Over the past three years our Queensland team Yvette, Bev and Janet have been quietly working away with locals in the small town of Nome south of Townsville to eradicate yellow crazy ants.
It’s vital work if we want to secure Queensland and Australia’s tropical north from the march of these invasive ants, which form giant super colonies that vacuum up small birds, lizards, frogs and even small mammals.
At stake is the wildlife of the dry tropics, the Wet Tropics World Heritage Area and species like the critically endangered Mt Elliot nursery frog.
Why we must stop crazy ants in their tracks
Even if you haven’t heard of yellow crazy ants you’d know about the massive damage they inflict on our wildlife.
A case in point? Yellow crazy ants are behind the deaths of up to 20 million Christmas Island red crabs. Yes, those iconic red crabs you see on the TV clambering across the island in their millions.
So far, mainland Australia has been lucky. Yes, we have pockets of yellow crazy ants, but in Queensland they are either being eradicated, such as around Cairns, or their numbers are not yet large enough to inflict such terrible harm on our wildlife.
Yvette, Bev and Janet have worked tirelessly with Townsville council staff and local volunteers to save Nome from yellow crazy ants.
And while we are now in the final stages of ensuring ants at Nome have been completely eradicated, there’s a bigger threat facing Townsville.
So close to winning
Six months ago we were on the cusp of declaring Nome free of yellow crazy ants. Then a new infestation turned up right at the edge of our survey area.
We were all devastated. Our staff and volunteers have put in a huge effort to eradicate yellow crazy ants, an ant so devastating that it is on the IUCN list of 100 of the world’s worst invasive species.
And there are three other areas with yellow crazy ants in Townsville that are not being treated at all.
Our funding for Bev and Janet’s work has run out, but regardless, they are still working on the Townsville Yellow Crazy Ant Community Taskforce as volunteers.
Can you help?
We need to secure enough money to rid the Townsville area of yellow crazy ants and the only way we can do that is with your help.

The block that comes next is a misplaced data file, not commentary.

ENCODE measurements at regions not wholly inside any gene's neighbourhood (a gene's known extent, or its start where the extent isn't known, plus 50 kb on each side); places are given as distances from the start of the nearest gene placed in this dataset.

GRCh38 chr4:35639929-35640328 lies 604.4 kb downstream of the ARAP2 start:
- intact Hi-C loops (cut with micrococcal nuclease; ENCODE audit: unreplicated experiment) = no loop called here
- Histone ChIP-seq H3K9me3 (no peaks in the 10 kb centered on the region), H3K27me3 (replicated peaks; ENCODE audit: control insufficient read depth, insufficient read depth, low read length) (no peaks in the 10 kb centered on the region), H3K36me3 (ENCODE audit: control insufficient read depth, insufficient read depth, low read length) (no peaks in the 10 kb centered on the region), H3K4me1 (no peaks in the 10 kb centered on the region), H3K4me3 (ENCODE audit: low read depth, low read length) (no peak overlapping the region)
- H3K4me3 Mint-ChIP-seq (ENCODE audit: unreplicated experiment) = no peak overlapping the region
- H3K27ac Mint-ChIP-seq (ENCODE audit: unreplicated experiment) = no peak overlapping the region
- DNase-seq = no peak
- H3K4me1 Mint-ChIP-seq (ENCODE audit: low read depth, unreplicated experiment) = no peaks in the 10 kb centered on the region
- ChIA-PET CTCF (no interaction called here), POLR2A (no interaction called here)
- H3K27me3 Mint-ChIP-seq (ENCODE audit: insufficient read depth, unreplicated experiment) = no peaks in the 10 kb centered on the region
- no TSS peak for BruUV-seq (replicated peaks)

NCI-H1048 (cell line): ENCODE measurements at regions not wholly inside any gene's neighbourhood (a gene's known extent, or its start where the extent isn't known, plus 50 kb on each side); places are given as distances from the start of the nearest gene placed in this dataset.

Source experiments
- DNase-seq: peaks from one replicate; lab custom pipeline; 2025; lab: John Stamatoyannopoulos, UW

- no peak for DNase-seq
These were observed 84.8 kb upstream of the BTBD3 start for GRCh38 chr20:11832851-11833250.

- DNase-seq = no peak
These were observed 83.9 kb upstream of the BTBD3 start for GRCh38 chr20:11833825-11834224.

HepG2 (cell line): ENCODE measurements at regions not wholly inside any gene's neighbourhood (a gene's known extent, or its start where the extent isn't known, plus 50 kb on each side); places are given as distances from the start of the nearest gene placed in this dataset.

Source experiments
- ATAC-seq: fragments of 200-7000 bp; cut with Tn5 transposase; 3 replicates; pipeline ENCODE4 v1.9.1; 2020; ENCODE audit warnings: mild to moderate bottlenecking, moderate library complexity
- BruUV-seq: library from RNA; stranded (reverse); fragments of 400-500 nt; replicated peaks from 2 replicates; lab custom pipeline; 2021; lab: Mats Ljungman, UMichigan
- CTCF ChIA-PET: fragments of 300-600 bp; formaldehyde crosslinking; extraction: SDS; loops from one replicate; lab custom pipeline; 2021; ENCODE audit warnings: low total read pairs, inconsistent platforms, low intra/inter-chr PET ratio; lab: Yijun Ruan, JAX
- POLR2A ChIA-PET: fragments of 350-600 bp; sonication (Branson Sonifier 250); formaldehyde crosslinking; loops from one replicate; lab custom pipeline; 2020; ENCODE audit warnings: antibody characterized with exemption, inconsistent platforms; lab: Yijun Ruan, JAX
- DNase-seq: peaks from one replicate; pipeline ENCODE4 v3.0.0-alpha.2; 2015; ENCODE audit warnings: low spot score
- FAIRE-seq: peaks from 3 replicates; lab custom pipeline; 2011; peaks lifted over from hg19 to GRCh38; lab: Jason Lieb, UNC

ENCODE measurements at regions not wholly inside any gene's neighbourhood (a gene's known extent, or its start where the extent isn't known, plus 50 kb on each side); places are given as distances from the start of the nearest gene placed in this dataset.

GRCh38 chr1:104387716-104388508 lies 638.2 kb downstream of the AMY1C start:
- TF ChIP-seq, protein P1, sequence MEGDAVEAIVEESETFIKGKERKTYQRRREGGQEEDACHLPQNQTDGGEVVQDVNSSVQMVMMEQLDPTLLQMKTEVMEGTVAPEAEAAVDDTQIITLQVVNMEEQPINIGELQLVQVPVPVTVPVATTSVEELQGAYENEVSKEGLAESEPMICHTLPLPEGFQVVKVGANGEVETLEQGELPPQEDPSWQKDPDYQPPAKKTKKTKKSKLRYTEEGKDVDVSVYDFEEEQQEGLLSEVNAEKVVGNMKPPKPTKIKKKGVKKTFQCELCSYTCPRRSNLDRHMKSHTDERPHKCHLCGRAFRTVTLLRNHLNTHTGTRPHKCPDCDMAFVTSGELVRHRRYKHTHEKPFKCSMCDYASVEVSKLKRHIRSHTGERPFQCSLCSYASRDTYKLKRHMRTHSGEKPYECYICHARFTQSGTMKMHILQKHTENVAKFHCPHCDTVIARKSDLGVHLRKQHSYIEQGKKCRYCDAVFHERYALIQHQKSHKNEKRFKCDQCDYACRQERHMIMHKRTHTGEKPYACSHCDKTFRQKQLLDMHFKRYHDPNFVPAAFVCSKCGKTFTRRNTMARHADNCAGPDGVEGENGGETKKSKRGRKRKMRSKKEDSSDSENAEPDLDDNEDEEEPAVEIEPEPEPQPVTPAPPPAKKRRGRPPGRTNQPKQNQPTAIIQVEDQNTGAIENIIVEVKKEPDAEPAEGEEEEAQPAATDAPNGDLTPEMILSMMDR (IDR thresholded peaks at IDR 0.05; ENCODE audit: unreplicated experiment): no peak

There are now five populations of yellow crazy ants encircling Townsville – at Nome, Black River, Mount St John and Douglas. The fifth population is the one found recently by Bev and Janet at Alligator Creek.
Eradication of the Nome infestation is on track. The four other infestation sites need urgent treatment and pose serious environment threats if allowed to spread.
- The Black River site is 8km from the southern end of the Wet Tropics World Heritage Area and just 5km from the only known population of the critically endangered Gulbaru gecko.
- The Mount St John site is close to Townsville Common, important wetlands that are home to 11 frog species and 280 recorded bird species, including magpie geese and brolgas.
- The Douglas site is adjacent to residential areas and the banks of the Ross River, which leads to mangrove areas and enters the coast near Magnetic Island.
- The Alligator River site is less than 5km from the Mt Elliot section of Bowling Green Bay National Park, an area of exceptional species endemism and a climate refuge with many species found only on Mt Elliot, including the Saxicoline sunskink, the Mt Elliot crayfish and the critically endangered Mt Elliot nursery frog.
We have much to do
- We want to make a strong case to the Queensland and federal governments to include eradication of yellow crazy ants from Townsville in next year’s budgets.
- We want to work with local communities to strengthen the case for immediate action.
- We want to promote our detailed plan explaining why we need more than $3 million annually over ten years to properly fund the Townsville eradication program.
If we don’t stop yellow crazy ants encircling Townsville they will inevitably march on Australia’s tropical north and its incredible biodiversity hotspots.